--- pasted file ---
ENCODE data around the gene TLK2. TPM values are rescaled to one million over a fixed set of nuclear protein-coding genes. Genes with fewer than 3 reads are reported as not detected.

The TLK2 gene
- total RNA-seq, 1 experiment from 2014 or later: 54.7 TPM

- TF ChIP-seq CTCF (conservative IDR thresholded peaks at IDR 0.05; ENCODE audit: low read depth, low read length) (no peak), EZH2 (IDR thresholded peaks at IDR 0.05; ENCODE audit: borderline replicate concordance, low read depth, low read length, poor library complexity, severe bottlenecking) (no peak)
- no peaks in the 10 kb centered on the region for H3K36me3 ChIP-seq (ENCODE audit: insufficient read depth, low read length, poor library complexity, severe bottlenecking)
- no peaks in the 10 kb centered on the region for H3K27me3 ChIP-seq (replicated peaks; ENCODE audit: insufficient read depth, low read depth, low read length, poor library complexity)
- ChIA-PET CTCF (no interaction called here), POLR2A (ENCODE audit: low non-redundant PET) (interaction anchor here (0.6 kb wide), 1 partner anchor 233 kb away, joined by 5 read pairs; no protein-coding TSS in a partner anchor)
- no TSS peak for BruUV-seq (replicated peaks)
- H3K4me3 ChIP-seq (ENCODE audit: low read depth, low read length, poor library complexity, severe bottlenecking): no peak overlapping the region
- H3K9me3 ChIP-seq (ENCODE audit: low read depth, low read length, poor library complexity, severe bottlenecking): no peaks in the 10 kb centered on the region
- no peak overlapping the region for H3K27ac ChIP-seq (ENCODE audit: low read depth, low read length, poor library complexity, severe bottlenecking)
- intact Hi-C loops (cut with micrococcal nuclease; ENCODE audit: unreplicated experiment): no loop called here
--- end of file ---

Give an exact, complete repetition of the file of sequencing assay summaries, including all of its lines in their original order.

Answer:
ENCODE data around the gene TLK2. TPM values are rescaled to one million over a fixed set of nuclear protein-coding genes. Genes with fewer than 3 reads are reported as not detected.

The TLK2 gene
- total RNA-seq, 1 experiment from 2014 or later: 54.7 TPM

- TF ChIP-seq CTCF (conservative IDR thresholded peaks at IDR 0.05; ENCODE audit: low read depth, low read length) (no peak), EZH2 (IDR thresholded peaks at IDR 0.05; ENCODE audit: borderline replicate concordance, low read depth, low read length, poor library complexity, severe bottlenecking) (no peak)
- no peaks in the 10 kb centered on the region for H3K36me3 ChIP-seq (ENCODE audit: insufficient read depth, low read length, poor library complexity, severe bottlenecking)
- no peaks in the 10 kb centered on the region for H3K27me3 ChIP-seq (replicated peaks; ENCODE audit: insufficient read depth, low read depth, low read length, poor library complexity)
- ChIA-PET CTCF (no interaction called here), POLR2A (ENCODE audit: low non-redundant PET) (interaction anchor here (0.6 kb wide), 1 partner anchor 233 kb away, joined by 5 read pairs; no protein-coding TSS in a partner anchor)
- no TSS peak for BruUV-seq (replicated peaks)
- H3K4me3 ChIP-seq (ENCODE audit: low read depth, low read length, poor library complexity, severe bottlenecking): no peak overlapping the region
- H3K9me3 ChIP-seq (ENCODE audit: low read depth, low read length, poor library complexity, severe bottlenecking): no peaks in the 10 kb centered on the region
- no peak overlapping the region for H3K27ac ChIP-seq (ENCODE audit: low read depth, low read length, poor library complexity, severe bottlenecking)
- intact Hi-C loops (cut with micrococcal nuclease; ENCODE audit: unreplicated experiment): no loop called here